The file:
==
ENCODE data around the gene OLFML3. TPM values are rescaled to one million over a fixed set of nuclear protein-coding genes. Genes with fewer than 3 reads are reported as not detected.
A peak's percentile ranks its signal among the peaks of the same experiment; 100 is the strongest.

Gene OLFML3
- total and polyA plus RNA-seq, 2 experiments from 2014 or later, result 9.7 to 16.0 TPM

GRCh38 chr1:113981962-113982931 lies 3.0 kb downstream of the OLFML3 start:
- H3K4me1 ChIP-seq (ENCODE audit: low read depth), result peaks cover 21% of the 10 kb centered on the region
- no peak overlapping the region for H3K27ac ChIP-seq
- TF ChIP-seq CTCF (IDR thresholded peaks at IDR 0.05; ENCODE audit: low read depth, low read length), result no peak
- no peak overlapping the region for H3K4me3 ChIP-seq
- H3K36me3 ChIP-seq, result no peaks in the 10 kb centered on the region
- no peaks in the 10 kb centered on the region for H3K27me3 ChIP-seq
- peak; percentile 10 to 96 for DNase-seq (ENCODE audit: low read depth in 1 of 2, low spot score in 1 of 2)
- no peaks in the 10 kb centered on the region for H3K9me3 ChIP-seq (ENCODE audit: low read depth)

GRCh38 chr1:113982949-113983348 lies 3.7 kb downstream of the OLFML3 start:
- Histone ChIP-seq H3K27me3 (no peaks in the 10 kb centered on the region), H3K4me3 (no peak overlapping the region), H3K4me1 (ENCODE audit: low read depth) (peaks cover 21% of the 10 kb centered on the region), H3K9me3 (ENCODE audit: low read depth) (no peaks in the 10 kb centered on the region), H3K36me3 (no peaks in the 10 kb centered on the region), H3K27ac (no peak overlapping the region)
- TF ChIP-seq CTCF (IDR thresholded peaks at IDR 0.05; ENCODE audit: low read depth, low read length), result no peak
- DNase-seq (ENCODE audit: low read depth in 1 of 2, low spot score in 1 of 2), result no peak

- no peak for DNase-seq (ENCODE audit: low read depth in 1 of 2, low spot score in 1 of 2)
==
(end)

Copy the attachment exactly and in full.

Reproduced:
ENCODE data around the gene OLFML3. TPM values are rescaled to one million over a fixed set of nuclear protein-coding genes. Genes with fewer than 3 reads are reported as not detected.
A peak's percentile ranks its signal among the peaks of the same experiment; 100 is the strongest.

Gene OLFML3
- total and polyA plus RNA-seq, 2 experiments from 2014 or later, result 9.7 to 16.0 TPM

GRCh38 chr1:113981962-113982931 lies 3.0 kb downstream of the OLFML3 start:
- H3K4me1 ChIP-seq (ENCODE audit: low read depth), result peaks cover 21% of the 10 kb centered on the region
- no peak overlapping the region for H3K27ac ChIP-seq
- TF ChIP-seq CTCF (IDR thresholded peaks at IDR 0.05; ENCODE audit: low read depth, low read length), result no peak
- no peak overlapping the region for H3K4me3 ChIP-seq
- H3K36me3 ChIP-seq, result no peaks in the 10 kb centered on the region
- no peaks in the 10 kb centered on the region for H3K27me3 ChIP-seq
- peak; percentile 10 to 96 for DNase-seq (ENCODE audit: low read depth in 1 of 2, low spot score in 1 of 2)
- no peaks in the 10 kb centered on the region for H3K9me3 ChIP-seq (ENCODE audit: low read depth)

GRCh38 chr1:113982949-113983348 lies 3.7 kb downstream of the OLFML3 start:
- Histone ChIP-seq H3K27me3 (no peaks in the 10 kb centered on the region), H3K4me3 (no peak overlapping the region), H3K4me1 (ENCODE audit: low read depth) (peaks cover 21% of the 10 kb centered on the region), H3K9me3 (ENCODE audit: low read depth) (no peaks in the 10 kb centered on the region), H3K36me3 (no peaks in the 10 kb centered on the region), H3K27ac (no peak overlapping the region)
- TF ChIP-seq CTCF (IDR thresholded peaks at IDR 0.05; ENCODE audit: low read depth, low read length), result no peak
- DNase-seq (ENCODE audit: low read depth in 1 of 2, low spot score in 1 of 2), result no peak

- no peak for DNase-seq (ENCODE audit: low read depth in 1 of 2, low spot score in 1 of 2)